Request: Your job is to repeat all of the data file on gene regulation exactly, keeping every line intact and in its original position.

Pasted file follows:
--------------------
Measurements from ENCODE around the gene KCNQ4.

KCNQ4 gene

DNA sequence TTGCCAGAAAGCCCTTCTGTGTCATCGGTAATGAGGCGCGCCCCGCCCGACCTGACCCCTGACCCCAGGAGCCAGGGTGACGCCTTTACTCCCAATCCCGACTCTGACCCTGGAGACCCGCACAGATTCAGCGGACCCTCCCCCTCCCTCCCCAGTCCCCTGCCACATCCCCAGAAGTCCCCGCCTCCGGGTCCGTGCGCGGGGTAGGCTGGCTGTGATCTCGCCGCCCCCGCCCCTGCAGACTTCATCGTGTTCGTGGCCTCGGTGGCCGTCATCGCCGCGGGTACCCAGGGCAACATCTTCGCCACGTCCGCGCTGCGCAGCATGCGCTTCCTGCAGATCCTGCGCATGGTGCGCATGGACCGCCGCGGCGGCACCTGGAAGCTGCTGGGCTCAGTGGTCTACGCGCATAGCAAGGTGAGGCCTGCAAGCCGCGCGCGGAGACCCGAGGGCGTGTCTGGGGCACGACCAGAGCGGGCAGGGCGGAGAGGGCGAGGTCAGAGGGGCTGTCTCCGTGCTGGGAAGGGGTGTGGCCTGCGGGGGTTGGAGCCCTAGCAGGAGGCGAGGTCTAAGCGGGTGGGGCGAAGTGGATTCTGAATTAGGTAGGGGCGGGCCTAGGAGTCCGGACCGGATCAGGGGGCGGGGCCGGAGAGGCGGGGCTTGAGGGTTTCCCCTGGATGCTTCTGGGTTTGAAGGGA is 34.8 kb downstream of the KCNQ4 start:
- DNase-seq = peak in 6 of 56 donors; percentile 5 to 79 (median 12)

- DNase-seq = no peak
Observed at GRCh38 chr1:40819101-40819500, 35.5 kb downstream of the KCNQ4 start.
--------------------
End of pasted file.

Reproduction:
Measurements from ENCODE around the gene KCNQ4.

KCNQ4 gene

DNA sequence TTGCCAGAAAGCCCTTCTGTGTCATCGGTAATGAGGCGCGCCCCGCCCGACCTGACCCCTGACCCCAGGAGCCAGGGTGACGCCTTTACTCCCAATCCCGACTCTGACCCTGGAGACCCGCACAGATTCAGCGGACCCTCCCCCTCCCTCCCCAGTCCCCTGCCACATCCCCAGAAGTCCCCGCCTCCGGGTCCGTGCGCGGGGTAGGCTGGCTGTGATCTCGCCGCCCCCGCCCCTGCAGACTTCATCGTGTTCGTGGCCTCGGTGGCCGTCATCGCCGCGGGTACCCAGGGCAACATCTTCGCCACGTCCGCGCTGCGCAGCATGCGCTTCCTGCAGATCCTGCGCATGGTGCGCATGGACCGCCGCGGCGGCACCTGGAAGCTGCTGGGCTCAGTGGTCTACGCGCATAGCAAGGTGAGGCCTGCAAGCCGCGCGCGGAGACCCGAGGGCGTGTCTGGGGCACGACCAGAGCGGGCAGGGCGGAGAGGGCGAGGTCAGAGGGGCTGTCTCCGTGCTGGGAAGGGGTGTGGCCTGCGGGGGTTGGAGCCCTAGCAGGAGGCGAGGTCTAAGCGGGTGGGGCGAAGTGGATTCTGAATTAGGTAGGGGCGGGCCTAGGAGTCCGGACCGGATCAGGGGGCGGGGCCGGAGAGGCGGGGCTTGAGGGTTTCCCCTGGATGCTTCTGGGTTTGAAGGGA is 34.8 kb downstream of the KCNQ4 start:
- DNase-seq = peak in 6 of 56 donors; percentile 5 to 79 (median 12)

- DNase-seq = no peak
Observed at GRCh38 chr1:40819101-40819500, 35.5 kb downstream of the KCNQ4 start.